Tuesday, March 24, 2015

Our Narrative Writing Rubric

If you received a 3 on standard 5, you should continue working on:
  • Refining your word choice
  • Making sure you are using transitions well to bridge the beginning, middle, and end
  • Being very specific in your phrasing and the progression of the story, meaning how the story flows
  • Focusing on character development so that readers can get sucked into the story


If you received a 2 on standard 5, you may be missing
  • A full story, meaning your conclusion may be missing or the middle doesn’t make sense
  • A big scene/climax or problem/resolution
  • Dialogue or have none at all
  • Action
  • Consistent use of transition words
  • Thoughts seem disjointed or not fully thought through which shows up as many short sentences or sentences that do not fit together. Try reading your story aloud and listen to the flow of it.


If you received a 1 on standard 5, you may be missing

  • A full story
  • A story that makes sense
  • Details and action
  • The structure of the story mountain

Here is the rubric for students to see what summative scores mean.



Standard 5:
Write narratives to share real events, using vivid detail and ordered sequence.
Standard 8: Command the conventions of standard English grammar, usage, and vocabulary.
4
The writer clearly focuses and maintains the narrative, real or imagined, throughout.
Effectively engages and orients the reader by establishing a context and point of view, introducing a narrator and/or characters, and effectively creates a sequence of events, real or imagined, that unfolds naturally and logically from beginning to end.

Transition words and phrases are used effectively and consistently and provides a strong opening and ends with a powerful conclusion.

The writer provides thorough and effective elaboration using vivid details, engaging dialogue, exciting pacing, and interesting description.

The writer effectively uses precise words and phrases, vivid descriptive details, engaging sensory language to convey a vivid picture of the experiences and events.
Strong grasp of conventions and consistently uses it to enhance the work.
3
The writer adequately focuses and generally maintains the narrative, real or imagined, throughout.  

The reader is engaged by establishing a context and point of view introducing a narrator and/or characters.
The writer also creates a sequence of events, real or imagined, that unfolds naturally and logically from beginning to end and adequately incorporates a variety of transition words and phrases to show relationships among experiences and events.

The writer provides an adequate opening and conclusion that makes sense based on the story.  The writer uses sufficient details, appropriate dialogue, acceptable pacing, and adequate description. They use precise words and phrases, relevant descriptive details,  and appropriate sensory language to convey a clear picture of the experiences and events.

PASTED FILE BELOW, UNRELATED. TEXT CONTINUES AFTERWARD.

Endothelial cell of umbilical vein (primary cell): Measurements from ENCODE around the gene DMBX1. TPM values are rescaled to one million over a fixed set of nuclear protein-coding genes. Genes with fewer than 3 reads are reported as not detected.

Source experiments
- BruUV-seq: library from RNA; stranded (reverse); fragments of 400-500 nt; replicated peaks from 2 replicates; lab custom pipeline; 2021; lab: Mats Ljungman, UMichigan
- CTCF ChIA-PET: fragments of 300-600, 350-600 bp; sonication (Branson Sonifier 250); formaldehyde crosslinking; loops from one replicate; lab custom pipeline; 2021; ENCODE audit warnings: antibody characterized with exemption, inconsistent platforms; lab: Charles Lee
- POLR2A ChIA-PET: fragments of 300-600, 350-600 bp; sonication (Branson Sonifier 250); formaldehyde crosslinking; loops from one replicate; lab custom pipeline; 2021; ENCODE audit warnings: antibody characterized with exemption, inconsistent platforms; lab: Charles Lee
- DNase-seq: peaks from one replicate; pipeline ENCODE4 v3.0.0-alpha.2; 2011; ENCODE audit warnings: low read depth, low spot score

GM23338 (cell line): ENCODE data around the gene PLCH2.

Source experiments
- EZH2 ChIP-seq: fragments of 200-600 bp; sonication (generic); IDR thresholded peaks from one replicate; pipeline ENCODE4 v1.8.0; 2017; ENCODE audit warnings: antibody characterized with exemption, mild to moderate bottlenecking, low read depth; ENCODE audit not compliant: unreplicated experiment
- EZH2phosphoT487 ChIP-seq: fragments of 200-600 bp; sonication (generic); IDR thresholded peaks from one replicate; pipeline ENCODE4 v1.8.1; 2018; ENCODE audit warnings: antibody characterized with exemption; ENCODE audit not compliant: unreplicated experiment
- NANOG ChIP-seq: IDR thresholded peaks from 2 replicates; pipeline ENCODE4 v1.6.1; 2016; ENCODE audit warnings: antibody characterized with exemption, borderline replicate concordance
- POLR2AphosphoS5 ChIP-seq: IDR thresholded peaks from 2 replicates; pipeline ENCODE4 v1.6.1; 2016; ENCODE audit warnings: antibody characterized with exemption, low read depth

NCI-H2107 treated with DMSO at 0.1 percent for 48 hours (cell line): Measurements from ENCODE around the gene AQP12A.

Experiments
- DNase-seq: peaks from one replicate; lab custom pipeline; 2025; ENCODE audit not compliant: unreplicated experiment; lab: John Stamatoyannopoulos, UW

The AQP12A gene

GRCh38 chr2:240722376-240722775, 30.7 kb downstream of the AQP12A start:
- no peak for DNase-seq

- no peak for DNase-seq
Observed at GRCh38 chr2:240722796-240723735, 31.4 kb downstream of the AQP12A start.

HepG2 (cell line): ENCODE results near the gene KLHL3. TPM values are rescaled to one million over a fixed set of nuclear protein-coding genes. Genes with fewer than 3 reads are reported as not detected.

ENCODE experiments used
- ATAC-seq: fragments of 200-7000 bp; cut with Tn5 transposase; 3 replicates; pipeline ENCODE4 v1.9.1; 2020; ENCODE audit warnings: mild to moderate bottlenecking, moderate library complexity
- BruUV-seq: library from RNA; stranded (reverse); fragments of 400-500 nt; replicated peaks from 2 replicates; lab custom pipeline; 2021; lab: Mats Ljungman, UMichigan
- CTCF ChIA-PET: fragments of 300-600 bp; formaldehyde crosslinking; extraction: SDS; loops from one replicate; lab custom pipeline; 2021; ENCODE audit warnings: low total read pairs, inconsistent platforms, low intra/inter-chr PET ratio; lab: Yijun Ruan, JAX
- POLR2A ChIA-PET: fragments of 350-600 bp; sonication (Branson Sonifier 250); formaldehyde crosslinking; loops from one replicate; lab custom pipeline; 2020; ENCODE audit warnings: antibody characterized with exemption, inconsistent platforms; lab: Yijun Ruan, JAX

Strong grasp of standard writing conventions (spelling, capitalization, and punctuation). Correct sentence structure throughout.
2
The writer somewhat maintains the narrative, real or imagined, throughout with some minor drift in focus and somewhat engages the reader by establishing a context and point of view and introducing a narrator and/or characters.

The writer creates an inconsistent and uneven sequence of events, real or imagined, that unfolds from beginning to end, and inconsistently incorporates basic transition words, and phrases with little variety. The writer provides a weak opening and a weak conclusion.

The writer provides uneven details, limited dialogue, inconsistent pacing and simplistic description. The writer uses simplistic words and phrases and inconsistent descriptive details.
Many errors in conventions (spelling, capitalization, and punctuation) which distracts from writing. Simple or inconsistent use of varied sentence structures.
1
The writer shows an attempt to maintain the narrative, real or imagined, but may provide little or no focus. They may show an attempt to establish a context and point of view, as well as introduce a narrator and/or characters but the response may be very brief, have major drift or be confusing or ambiguous.

The writer uses little or no discernible sequence of events, real or imagined, to convey the narrative, incorporates few or no transition words, phrases and clauses, provides little or no opening with extraneous ideas that may intrude and does not provide a conclusion that follows from the narrated experiences or events.

The writer provides minimal elaboration, using little or no details, dialogue, pacing and description. The writer uses confusing or incorrect words and phrases, and little or no descriptive details.
Conventions (spelling, capitalization, and punctuation) and/or sentence structure hinders readers from comprehension of work.  

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